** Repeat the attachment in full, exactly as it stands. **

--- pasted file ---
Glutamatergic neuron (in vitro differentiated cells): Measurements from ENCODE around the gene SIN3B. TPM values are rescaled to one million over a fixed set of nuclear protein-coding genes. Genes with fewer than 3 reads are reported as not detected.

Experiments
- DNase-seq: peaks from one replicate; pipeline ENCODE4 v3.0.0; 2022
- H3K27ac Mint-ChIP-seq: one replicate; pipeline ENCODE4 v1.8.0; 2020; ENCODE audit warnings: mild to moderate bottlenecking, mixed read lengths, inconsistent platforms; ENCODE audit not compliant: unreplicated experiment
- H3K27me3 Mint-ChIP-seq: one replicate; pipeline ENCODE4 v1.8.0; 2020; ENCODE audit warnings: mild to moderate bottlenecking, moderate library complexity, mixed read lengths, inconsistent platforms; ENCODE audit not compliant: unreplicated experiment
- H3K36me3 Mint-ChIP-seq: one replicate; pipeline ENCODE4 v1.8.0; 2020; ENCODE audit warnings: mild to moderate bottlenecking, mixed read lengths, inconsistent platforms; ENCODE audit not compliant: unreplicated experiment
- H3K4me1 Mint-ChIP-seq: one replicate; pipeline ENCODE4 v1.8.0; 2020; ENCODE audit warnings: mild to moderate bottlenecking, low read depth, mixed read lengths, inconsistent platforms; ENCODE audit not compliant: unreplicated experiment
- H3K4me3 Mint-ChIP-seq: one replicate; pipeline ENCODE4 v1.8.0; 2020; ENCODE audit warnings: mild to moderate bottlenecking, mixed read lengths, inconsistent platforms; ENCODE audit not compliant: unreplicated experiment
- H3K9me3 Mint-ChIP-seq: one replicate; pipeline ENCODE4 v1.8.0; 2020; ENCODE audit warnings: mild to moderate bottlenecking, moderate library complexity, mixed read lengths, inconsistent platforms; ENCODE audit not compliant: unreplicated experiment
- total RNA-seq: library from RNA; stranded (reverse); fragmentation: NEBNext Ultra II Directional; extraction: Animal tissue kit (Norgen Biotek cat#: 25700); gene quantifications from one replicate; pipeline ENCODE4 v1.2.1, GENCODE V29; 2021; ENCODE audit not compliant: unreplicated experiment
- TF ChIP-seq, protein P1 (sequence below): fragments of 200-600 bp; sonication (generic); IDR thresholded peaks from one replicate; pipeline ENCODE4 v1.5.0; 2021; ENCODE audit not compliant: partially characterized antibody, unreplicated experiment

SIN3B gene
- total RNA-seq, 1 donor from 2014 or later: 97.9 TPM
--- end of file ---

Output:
Glutamatergic neuron (in vitro differentiated cells): Measurements from ENCODE around the gene SIN3B. TPM values are rescaled to one million over a fixed set of nuclear protein-coding genes. Genes with fewer than 3 reads are reported as not detected.

Experiments
- DNase-seq: peaks from one replicate; pipeline ENCODE4 v3.0.0; 2022
- H3K27ac Mint-ChIP-seq: one replicate; pipeline ENCODE4 v1.8.0; 2020; ENCODE audit warnings: mild to moderate bottlenecking, mixed read lengths, inconsistent platforms; ENCODE audit not compliant: unreplicated experiment
- H3K27me3 Mint-ChIP-seq: one replicate; pipeline ENCODE4 v1.8.0; 2020; ENCODE audit warnings: mild to moderate bottlenecking, moderate library complexity, mixed read lengths, inconsistent platforms; ENCODE audit not compliant: unreplicated experiment
- H3K36me3 Mint-ChIP-seq: one replicate; pipeline ENCODE4 v1.8.0; 2020; ENCODE audit warnings: mild to moderate bottlenecking, mixed read lengths, inconsistent platforms; ENCODE audit not compliant: unreplicated experiment
- H3K4me1 Mint-ChIP-seq: one replicate; pipeline ENCODE4 v1.8.0; 2020; ENCODE audit warnings: mild to moderate bottlenecking, low read depth, mixed read lengths, inconsistent platforms; ENCODE audit not compliant: unreplicated experiment
- H3K4me3 Mint-ChIP-seq: one replicate; pipeline ENCODE4 v1.8.0; 2020; ENCODE audit warnings: mild to moderate bottlenecking, mixed read lengths, inconsistent platforms; ENCODE audit not compliant: unreplicated experiment
- H3K9me3 Mint-ChIP-seq: one replicate; pipeline ENCODE4 v1.8.0; 2020; ENCODE audit warnings: mild to moderate bottlenecking, moderate library complexity, mixed read lengths, inconsistent platforms; ENCODE audit not compliant: unreplicated experiment
- total RNA-seq: library from RNA; stranded (reverse); fragmentation: NEBNext Ultra II Directional; extraction: Animal tissue kit (Norgen Biotek cat#: 25700); gene quantifications from one replicate; pipeline ENCODE4 v1.2.1, GENCODE V29; 2021; ENCODE audit not compliant: unreplicated experiment
- TF ChIP-seq, protein P1 (sequence below): fragments of 200-600 bp; sonication (generic); IDR thresholded peaks from one replicate; pipeline ENCODE4 v1.5.0; 2021; ENCODE audit not compliant: partially characterized antibody, unreplicated experiment

SIN3B gene
- total RNA-seq, 1 donor from 2014 or later: 97.9 TPM